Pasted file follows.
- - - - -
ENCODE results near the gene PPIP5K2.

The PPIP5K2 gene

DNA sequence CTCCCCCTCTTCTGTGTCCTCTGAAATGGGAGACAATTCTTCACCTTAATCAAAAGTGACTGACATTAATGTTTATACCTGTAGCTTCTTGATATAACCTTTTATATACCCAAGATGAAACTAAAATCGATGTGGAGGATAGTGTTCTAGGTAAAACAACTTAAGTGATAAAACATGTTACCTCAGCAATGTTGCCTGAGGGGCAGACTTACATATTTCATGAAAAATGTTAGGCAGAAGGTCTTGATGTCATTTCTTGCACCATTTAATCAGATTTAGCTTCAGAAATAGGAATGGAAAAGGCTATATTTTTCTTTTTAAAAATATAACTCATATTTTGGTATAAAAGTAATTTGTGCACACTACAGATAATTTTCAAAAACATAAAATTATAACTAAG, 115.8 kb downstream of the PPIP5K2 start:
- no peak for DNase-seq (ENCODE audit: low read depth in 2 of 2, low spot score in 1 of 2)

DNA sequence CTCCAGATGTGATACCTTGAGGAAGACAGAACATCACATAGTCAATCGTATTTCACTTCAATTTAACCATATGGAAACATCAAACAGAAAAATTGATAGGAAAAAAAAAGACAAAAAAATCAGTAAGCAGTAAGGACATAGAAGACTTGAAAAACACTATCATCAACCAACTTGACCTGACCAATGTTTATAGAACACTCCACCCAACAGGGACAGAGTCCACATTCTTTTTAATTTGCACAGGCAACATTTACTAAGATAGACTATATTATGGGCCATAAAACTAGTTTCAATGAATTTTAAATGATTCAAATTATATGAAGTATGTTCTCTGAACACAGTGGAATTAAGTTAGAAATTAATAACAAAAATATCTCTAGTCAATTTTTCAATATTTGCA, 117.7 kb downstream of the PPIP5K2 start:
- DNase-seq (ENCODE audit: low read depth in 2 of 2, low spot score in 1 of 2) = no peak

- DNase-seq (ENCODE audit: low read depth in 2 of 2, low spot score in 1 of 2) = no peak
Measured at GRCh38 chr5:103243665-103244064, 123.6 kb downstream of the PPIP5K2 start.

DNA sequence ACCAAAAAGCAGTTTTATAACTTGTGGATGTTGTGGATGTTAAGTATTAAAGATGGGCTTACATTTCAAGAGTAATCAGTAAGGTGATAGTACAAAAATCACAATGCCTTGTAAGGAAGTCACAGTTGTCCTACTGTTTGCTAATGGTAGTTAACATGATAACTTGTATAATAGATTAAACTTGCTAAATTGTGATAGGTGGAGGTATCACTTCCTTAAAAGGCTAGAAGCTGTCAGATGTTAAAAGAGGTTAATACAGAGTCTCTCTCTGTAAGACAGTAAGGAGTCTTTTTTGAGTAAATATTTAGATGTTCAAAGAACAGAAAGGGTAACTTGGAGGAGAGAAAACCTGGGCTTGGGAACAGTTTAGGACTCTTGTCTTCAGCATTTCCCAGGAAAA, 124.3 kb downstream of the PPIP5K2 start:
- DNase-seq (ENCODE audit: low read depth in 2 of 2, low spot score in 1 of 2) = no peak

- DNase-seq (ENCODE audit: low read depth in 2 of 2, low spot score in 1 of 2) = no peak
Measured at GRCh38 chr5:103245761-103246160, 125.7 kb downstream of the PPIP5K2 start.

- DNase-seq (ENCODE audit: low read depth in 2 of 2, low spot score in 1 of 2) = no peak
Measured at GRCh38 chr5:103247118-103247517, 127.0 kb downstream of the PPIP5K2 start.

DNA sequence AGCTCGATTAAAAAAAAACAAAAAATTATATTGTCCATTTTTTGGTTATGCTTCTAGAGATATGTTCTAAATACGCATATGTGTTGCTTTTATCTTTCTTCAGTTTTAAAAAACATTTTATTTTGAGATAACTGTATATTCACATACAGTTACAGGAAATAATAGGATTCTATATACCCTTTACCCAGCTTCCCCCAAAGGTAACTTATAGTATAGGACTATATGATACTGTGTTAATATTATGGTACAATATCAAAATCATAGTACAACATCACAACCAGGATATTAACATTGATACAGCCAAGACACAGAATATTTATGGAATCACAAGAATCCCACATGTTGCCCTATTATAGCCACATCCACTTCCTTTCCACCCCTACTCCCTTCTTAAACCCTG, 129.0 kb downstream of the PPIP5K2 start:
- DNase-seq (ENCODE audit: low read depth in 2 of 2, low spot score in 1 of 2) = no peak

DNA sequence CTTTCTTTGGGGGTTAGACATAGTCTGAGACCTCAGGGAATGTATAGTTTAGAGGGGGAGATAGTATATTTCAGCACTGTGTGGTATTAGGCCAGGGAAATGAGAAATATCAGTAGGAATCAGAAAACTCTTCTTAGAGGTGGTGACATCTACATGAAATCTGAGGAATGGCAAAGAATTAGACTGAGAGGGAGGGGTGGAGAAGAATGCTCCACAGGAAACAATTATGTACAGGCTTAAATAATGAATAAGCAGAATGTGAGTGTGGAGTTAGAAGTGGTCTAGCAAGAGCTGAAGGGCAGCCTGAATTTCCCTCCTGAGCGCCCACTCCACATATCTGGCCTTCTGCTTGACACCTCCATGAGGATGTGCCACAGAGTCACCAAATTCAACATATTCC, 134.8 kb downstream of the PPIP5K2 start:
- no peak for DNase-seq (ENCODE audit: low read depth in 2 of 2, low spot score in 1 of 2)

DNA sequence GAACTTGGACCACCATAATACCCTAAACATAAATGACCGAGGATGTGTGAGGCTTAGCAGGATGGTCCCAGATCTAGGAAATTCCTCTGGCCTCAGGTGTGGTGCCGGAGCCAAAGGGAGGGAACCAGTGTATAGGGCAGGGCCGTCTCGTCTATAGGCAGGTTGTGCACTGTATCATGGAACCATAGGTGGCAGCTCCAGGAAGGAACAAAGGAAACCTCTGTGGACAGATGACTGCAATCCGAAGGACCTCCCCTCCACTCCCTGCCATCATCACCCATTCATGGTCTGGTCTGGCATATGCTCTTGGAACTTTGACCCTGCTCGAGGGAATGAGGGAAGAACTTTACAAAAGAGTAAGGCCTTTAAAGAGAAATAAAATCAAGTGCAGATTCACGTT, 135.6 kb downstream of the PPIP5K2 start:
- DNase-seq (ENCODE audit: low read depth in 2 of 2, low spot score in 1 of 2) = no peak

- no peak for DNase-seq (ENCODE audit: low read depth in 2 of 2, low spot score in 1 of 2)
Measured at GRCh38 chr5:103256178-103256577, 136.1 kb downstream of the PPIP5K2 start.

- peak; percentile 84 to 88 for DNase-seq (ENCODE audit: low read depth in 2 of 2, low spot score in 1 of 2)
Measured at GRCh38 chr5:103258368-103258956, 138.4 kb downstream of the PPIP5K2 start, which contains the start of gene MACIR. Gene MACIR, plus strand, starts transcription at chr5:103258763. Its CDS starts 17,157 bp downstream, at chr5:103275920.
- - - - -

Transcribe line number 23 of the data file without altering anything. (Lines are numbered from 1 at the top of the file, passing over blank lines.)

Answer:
- peak; percentile 84 to 88 for DNase-seq (ENCODE audit: low read depth in 2 of 2, low spot score in 1 of 2)